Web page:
USC alum among Oakland warehouse fire victims


Jonathan Bernbaum, one of the 36 victims of the devastating Dec. 2 fire at the Ghost Ship warehouse in Oakland, was a 2008 graduate of USC’s School of Cinematic Arts.

“He was great, he cared, he worked hard, he was opinionated and he was talented,” his former professor, Brenda Goodman, professor of practice of cinematic arts at the School of Cinematic Arts, said in a phone interview. “You can’t ask for better than that.”

Goodman was among those who attended a vigil for Bernbaum, 34, which took place at the USC campus on Dec. 5, according to a USC School of Cinematic Arts spokesperson. About 50 people attended.

Bernbaum was described as a secular Jew by a member of his family in the Northern California Jewish newspaper, j. “Like a lot of secular Jews, he embodied the more charming parts of Judaism: a reverence for learning and community,” the deceased’s brother, David Bernbaum, was quoted as saying in the paper. 

Bernbaum was buried Dec. 12 at Gan Yarok, the Jewish section of Fernwood Cemetery in Mill Valley, after a funeral held Dec. 11 at Congregation Beth El in Berkeley, according to Berkeleyside, an independent news site. 

Raised in Berkeley, the USC alum has been portrayed in news articles since the time of the tragedy as a successful video jockey in the electronic music scene who focused on creating live video art for electronic music acts. He toured with the duo Knife Party and was reportedly creating live visuals for an act at the warehouse at the time of the fire.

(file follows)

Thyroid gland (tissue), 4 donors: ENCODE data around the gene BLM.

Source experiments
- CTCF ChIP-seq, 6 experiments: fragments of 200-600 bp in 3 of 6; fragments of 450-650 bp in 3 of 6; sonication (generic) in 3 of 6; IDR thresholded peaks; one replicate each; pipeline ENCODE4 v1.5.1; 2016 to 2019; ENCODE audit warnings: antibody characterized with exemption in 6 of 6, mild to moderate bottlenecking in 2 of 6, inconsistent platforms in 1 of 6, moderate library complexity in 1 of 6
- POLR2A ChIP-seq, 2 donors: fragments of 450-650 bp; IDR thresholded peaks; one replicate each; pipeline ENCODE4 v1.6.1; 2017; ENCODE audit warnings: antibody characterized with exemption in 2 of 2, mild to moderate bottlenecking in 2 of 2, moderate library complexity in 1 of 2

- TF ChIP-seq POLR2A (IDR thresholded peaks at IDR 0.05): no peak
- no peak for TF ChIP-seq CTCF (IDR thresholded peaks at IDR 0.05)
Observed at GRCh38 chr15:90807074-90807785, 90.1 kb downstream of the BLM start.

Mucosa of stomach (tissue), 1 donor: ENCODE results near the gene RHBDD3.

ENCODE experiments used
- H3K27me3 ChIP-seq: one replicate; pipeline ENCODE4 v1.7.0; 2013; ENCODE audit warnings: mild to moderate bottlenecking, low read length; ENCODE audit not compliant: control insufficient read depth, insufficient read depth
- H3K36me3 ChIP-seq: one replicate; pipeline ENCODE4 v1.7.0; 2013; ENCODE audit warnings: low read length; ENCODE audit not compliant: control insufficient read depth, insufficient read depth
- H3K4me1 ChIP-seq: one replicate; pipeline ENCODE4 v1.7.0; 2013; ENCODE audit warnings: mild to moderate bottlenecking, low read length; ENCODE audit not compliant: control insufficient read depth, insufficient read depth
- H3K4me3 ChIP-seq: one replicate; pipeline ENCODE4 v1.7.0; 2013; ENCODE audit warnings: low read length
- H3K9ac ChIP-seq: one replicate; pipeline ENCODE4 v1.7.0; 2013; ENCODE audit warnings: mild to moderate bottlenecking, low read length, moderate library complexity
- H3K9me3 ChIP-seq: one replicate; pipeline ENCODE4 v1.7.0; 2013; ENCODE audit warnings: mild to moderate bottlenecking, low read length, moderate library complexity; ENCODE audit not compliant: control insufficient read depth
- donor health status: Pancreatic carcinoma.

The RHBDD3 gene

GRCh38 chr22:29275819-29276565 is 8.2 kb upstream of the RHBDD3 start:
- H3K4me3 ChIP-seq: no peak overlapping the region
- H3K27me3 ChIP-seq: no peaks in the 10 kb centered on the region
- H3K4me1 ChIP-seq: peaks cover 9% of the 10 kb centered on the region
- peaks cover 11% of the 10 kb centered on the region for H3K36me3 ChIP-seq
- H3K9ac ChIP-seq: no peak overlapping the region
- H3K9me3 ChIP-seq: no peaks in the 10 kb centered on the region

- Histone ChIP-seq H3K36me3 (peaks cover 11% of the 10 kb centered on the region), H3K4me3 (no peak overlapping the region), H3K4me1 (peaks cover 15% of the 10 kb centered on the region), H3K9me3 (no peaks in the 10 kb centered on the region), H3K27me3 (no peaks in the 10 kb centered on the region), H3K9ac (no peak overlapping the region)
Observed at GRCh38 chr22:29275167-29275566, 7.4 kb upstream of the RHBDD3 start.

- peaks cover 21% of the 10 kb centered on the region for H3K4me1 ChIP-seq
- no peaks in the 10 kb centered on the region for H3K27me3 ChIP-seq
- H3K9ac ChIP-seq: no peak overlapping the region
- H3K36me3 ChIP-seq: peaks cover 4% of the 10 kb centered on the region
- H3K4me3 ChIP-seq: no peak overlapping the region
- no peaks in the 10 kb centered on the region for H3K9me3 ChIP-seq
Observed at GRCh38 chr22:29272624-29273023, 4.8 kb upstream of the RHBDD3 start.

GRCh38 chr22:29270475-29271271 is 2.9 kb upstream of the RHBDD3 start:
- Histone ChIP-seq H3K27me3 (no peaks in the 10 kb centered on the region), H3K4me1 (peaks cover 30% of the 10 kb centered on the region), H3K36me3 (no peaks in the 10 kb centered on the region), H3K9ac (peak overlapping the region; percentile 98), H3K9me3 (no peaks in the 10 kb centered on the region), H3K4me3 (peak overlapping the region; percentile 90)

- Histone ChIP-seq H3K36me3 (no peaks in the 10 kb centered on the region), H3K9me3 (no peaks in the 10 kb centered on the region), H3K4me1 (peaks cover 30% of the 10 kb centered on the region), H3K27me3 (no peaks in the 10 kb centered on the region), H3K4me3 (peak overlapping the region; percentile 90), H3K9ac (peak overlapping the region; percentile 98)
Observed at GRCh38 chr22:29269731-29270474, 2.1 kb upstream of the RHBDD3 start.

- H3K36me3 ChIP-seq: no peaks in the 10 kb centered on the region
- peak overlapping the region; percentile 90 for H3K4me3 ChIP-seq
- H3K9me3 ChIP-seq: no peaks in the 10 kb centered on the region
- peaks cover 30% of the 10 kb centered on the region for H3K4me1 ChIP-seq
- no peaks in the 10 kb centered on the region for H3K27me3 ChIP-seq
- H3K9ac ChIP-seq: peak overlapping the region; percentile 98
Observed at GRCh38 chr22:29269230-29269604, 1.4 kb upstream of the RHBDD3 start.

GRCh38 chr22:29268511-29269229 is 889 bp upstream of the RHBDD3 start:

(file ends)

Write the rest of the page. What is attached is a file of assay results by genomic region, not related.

“He was a real artist,” Goodman said.

Bernbaum’s family belongs to Congregation Netivot Shalom in Berkeley. His mother, Diane, is the former director of Berkeley Midrasha, a Jewish learning program for East Bay teenagers in eighth through 12th grades. She served there for more than 30 years, j. reported.

None of the family members could be reached immediately for comment.

Rabbi Jennifer Flam, executive director at Berkeley Midrasha, said the deceased’s family members are coping as best they can. “It’s day to day,” Flam, who succeeded Diane Bernbaum in 2014, according to j., said in a phone interview. 

In a Dec. 8 statement, Congregation Netivot Shalom Rabbi Menachem Creditor alerted his community to Bernbaum’s death. “It was with great sadness that we shared the loss of Jonathan Bernbaum, z”l, son of Diane and Ed Bernbaum and brother of David,” stated the rabbi, who could not be reached for further comment.

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